Summertime. It means breathing a little sigh of relief. At least once June 30 rolls around and budget sessions are completed in both NJ and DE.
It also begins the season of internship applications, requests for references from former interns and inquiries about open positions. For those just graduating (or about to graduate) from college, navigating the first job or landing a fabulous internship can be difficult. Here’s a list of useful tips I’ve accrued over the years—from starting out myself to watching our my interns flourish.
Dress appropriately. I spent over 12 years in Catholic school. While, as a student, I focused heavily on breaking my school’s dress code rules, I now find them to be a good guideline for appropriate professional attire. If, like me, you’ve spent a good deal of time in the Catholic school system, these rules are most likely tucked away somewhere int he back corners of your brain. For others, here’s a list of the rules that apply in the professional setting:
- If a nun would kick you out of a school dance for what you are wearing, do not wear it to work. That means short skirts, bare midriffs, exposed skin and offensive attire. If you aren’t sure if your chosen outfit meets this requirement, then change.
- Tuck in the shirttail. In my industry, I am regularly meeting with elected officials, cabinet members, business executives and heads of national organizations. Sometimes, these meetings are last minute and unplanned. In these cases, you should not look like you just ran a marathon or were robbed in the parking lot. Tuck in the shirt. Immediately untuck once you get in the car (at least that’s what I did for 13 years). If you show up to your first day and everyone is dressed casually, then you can follow their lead, but it’s always better to be dressed more professionally than necessary when first starting out.
- Tattoos and Piercings. With the exception of ears, I generally recommend making sure all piercings and tattoos are hidden. You might be able to get away with it later in your career when you are established (or if you are starting a job in a creative industry), but for most offices, hide the tattoos and piercings until you can better gauge the office environment.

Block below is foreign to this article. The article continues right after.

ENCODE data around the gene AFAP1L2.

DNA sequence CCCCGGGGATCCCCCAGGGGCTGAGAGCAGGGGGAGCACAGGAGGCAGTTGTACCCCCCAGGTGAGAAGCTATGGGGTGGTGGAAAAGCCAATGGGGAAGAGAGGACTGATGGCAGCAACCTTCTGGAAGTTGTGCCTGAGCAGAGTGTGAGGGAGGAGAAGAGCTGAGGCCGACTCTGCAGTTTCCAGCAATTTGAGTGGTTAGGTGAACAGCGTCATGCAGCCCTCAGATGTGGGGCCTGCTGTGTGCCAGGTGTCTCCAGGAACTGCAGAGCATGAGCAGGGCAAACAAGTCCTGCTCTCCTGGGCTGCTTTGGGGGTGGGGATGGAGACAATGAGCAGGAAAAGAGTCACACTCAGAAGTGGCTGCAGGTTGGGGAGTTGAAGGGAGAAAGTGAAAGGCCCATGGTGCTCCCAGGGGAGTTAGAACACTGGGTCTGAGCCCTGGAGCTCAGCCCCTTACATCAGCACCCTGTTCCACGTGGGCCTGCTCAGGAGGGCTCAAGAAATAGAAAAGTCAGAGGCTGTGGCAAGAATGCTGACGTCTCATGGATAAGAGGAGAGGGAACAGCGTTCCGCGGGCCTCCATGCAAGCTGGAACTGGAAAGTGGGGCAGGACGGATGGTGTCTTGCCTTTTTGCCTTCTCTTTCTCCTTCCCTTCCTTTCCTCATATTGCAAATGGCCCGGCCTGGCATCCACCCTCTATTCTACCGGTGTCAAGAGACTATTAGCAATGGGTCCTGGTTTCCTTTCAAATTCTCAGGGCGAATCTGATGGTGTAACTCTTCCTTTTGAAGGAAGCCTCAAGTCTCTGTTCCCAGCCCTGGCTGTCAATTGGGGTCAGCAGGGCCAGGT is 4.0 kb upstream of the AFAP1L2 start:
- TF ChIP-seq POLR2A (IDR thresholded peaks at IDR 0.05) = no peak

Rely on the skills you DO have, not the ones you don’t. Whenever I am hiring for an entry-level position, I specifically look for someone with experience in the food service industry. Good waiters are master multi-taskers, know how to be friendly even to the rudest of people, and realize working as a team will result in larger tips. Multitasking abilities, professional demeanor and teamwork are all skills I am looking for when I’m hiring. Were you a camp counselor last summer? Corralling 20 elementary school students requires the same skills that project managers must possess—patience, creativity and the ability to get along with all sorts of personalities. Think back to your most recent jobs and relate those experiences to the position you are applying for—I promise, it helps!
Go above and beyond. Yes, I know every blog probably says this, but it’s true. Recently, I worked with a great intern who helped me draft welcome emails to members of a grassroots coalition we were helping manage. While I gave him background information on the coalition, I mentioned that we are still continuing to grow its membership. After drafting the thank you notes, this intern researched other potential stakeholders that might be interested in joining the coalition and delivered a list with contact information to me. That went a long way. It showed interest in the work, thoughtfulness in his approach and willingness to go beyond what was asked. I would certainly write a stellar recommendation for him and consider him for any future openings at our firm.
Keep your car clean! Ok, this one is a personal tip from me to you. About two days into my first job, I was asked to drop off a member of the then-NJ Governor’s Cabinet at the airport. Items in my car included a waitressing uniform, a wet suit, and workout gear; along with about 40 gallons of sand. As we walked to the parking lot, I remember wishing I had time to frantically shove everything in my trunk. To this day, I’m still embarrassed about that 45 minute car ride. (And I refuse to identify this particular person in hopes that he doesn’t remember that the fresh-faced messy car owner from many years ago was, in fact, a professional he now sees fairly often in meetings and around Trenton.)
I’m sure many others could add endless amounts of tips to this list! At the end of the day, it comes down to working hard and trying your best. Good luck as you search for the right job or internship for you!
This post, authored by Danni Dick, is an edited re-post from a July 2015 blog located at opendoormedianj.com.